Hard to believe another year is gone. 2017 was a wild ride–and ended like a five-star theme park attraction. I’m seriously hoping for a much calmer 2018. I loved the full moon tonight (though my cell phone doesn’t take the best night photos).
My New Year’s traditions are tame. My husband’s work schedule often had him working either New Year’s Eve or New Year’s Day, and usually had to go to bed early. As the mother of two, my “New Year’s Eve celebrations often consisted of trying desperately to stay up until midnight long enough to say “Happy New Year!” to myself, followed by desperately trying to keep my kids from attempting to stay up until midnight; to appreciating them trying to stay up with me. I’ve never really done the wild party scene. Some folks in my neighborhood set off fireworks throughout the day/night; it’s more annoying than celebratory–and sets off the dogs. The kids are now teenagers, and will be looking for their own celebrations far too soon. I tell myself some day I will throw my own party–not this year; maybe next.
I gave up on lists of Resolutions a while back–never found them useful or successful. What I do instead is a New Year’s Letter to Myself. It’s a great exercise for writers. Instead of listing all the things you want to change about yourself, or positive traits you want to develop, you handwrite a letter dated a year in the future–so this year, it’d be January 1, 2019. Treat it like one of those letters you get in holiday cards about all the interesting stuff that happened that year. So, if your Resolution list would be things like:
- Lose weight
- Organize the kitchen
- Read more
- Join a writers group
- Finish my novel
your New Year’s Letter would read something like:
Wow, I cannot believe what a fabulous year 2018 turned out to be. Who would have imagined?! It started off successfully when I cleaned out all the plasticware that had been taking up space, and found most of the missing lids as well–that let me donate the entire batch to charity. That opened up enough space that I rearranged everything and it is so much more efficient, I’ve started cooking again.
That has an unexpected side effect–I’m down two sizes! Not only am I eating more healthily, I’ve got the energy to start using the stationary bike. I’m listening to books on tape while I exercise, which is giving me plenty of inspiration for my writing.
I couldn’t believe how nice the people in my local RWA chapter are–I not only joined, I’m volunteering. And I’ve taken a couple of amazing workshops that helped me get my book finished. Now I’m interviewing editors and hope to have it out shortly! This year has been amazing!
It’s positive, upbeat, and shows SUCCESS. Note I said HAND WRITE. As in long-hand. Pen and paper. Not just typing it on the computer. This is one of those psychological tricks you’re playing on your brain. If you’ve read any Jack Canfield or Notes from The Universe, you’ll get the idea. What you’re doing is telling your brain all this good stuff has already happened. Yet, your brain “knows” that it hasn’t. So, the subconscious solution is to start finding tons of ways to make all this great stuff happen. Because clearly, it already has. It’s odd, but I find that I’m more successful with this technique than with intimidating lists.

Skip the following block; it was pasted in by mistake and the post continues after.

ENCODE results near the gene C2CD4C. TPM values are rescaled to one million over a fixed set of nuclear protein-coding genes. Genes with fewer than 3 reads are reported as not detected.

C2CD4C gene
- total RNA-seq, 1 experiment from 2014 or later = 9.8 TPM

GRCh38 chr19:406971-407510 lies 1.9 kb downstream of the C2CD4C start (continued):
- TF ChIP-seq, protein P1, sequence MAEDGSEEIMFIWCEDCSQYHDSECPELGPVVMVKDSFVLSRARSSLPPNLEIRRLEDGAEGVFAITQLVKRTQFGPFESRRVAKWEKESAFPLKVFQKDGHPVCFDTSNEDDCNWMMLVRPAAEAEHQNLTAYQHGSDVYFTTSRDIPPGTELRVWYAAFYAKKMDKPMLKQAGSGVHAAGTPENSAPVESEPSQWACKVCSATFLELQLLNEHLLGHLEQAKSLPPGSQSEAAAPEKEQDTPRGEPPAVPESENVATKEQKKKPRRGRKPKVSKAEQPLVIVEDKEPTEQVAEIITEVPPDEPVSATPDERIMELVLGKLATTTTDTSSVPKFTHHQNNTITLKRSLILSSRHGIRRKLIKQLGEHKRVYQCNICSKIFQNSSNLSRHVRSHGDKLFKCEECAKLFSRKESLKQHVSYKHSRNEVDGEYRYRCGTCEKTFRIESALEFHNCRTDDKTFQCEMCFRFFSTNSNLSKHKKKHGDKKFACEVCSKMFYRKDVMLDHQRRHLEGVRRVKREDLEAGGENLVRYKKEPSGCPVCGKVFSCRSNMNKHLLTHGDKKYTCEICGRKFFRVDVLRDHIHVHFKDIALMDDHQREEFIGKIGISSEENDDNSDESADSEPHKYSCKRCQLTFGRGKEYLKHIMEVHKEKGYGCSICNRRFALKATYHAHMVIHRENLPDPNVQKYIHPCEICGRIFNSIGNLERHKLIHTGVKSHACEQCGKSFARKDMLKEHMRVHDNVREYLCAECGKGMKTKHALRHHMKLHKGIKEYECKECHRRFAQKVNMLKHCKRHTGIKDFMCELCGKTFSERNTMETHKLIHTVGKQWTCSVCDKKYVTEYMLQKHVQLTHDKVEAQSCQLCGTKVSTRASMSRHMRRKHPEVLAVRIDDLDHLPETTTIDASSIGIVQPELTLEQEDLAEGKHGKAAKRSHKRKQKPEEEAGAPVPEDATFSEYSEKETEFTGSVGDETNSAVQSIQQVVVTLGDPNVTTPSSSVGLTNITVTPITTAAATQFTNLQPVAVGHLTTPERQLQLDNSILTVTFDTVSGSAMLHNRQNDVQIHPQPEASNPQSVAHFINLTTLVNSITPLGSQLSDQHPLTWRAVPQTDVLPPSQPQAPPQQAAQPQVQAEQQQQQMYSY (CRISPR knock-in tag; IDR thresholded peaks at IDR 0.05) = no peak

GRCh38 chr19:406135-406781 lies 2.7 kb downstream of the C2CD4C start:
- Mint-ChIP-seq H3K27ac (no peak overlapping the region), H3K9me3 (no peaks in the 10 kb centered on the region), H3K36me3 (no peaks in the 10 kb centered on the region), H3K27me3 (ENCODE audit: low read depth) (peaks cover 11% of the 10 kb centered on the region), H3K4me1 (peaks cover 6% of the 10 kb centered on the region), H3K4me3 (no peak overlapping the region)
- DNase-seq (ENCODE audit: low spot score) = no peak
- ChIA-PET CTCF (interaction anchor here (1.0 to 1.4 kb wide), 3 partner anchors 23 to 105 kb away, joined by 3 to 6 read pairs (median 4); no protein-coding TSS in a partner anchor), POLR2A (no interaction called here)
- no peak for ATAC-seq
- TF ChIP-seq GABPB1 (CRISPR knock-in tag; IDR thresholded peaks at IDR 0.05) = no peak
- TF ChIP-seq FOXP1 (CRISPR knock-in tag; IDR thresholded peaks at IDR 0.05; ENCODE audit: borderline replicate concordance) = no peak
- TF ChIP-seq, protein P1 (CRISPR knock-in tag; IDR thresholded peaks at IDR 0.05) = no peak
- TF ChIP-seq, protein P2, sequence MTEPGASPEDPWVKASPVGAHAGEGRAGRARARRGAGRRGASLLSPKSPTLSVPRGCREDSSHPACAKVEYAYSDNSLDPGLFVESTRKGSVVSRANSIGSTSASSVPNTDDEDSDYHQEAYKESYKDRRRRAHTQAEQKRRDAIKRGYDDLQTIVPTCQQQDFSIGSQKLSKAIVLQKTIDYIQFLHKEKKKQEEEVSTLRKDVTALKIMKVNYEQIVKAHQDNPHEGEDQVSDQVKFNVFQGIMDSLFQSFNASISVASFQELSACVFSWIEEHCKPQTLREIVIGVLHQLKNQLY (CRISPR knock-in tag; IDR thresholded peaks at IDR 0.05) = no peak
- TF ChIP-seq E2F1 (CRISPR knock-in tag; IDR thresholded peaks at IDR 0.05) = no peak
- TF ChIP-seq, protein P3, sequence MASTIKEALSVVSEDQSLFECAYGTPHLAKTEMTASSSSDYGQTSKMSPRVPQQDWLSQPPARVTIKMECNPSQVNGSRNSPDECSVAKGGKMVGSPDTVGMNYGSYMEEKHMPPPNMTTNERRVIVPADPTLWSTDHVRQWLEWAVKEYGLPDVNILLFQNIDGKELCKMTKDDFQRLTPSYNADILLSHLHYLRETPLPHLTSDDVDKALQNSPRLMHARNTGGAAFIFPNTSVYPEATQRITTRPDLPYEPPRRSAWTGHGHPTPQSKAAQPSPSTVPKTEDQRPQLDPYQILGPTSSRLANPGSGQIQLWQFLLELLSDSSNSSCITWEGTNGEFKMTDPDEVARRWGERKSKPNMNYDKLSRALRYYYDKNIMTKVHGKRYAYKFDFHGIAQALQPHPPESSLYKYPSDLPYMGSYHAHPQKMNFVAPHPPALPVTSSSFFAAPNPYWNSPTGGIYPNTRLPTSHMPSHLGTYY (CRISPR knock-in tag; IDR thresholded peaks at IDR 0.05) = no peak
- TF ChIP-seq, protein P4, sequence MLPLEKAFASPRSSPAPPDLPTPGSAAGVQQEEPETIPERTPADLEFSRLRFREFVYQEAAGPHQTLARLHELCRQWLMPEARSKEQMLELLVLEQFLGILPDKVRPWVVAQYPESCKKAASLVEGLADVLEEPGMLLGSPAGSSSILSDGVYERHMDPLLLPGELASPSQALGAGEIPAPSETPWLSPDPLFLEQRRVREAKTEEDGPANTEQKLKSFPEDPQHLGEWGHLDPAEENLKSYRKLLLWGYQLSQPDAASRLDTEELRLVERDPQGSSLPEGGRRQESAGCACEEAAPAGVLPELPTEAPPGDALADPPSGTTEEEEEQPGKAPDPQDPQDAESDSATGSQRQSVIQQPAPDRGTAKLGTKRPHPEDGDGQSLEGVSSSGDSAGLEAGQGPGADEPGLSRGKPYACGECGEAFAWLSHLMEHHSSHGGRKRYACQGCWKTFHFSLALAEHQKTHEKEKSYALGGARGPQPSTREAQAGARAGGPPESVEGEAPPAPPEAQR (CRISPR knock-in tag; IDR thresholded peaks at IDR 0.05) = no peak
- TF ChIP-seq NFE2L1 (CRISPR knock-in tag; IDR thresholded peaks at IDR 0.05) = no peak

It can be as long or as short as you want, and as wild and imaginative as you want. Use some caution–if it all does come true, you don’t want it to be totally outrageous. : ) Enjoy, and let me know if it works for you! (And no, you never have to share any of these sorts of exercises with ANYBODY. Keep it to yourself.)
And for New Year’s Day, I have previously provided the recipe for a blackeyed pea dip. https://wp.me/p2jJ14-2y I think it’s a Southern tradition that says if you eat blackeyed peas on New Year’s Day, you’ll have luck all year. As I kid, I always used to mutter, “Maybe it’s just if you eat it on the first day, nothing worse can happen to you the rest of the year.” I was NOT a fan of blackeyed peas in any format. I also don’t like spicy stuff. This recipe is both. And I LOVE it. A former boss brought it in after the Christmas/New Year’s break one year, and I was a total convert. Easy to make–you can cut it in half if you don’t have a big crowd. I haven’t tried doubling it–it makes a good amount. Enjoy!!
What a great newsletter!! Super job, Robin! Readers will so enjoy the idea of the handwritten letter to their future selves, and I laughed out loud at “Maybe it’s just if you eat it on the first day, *nothing worse* can happen to you the rest of the year.”
Happy New Year! Here’s hoping we kick 2018’s butt!!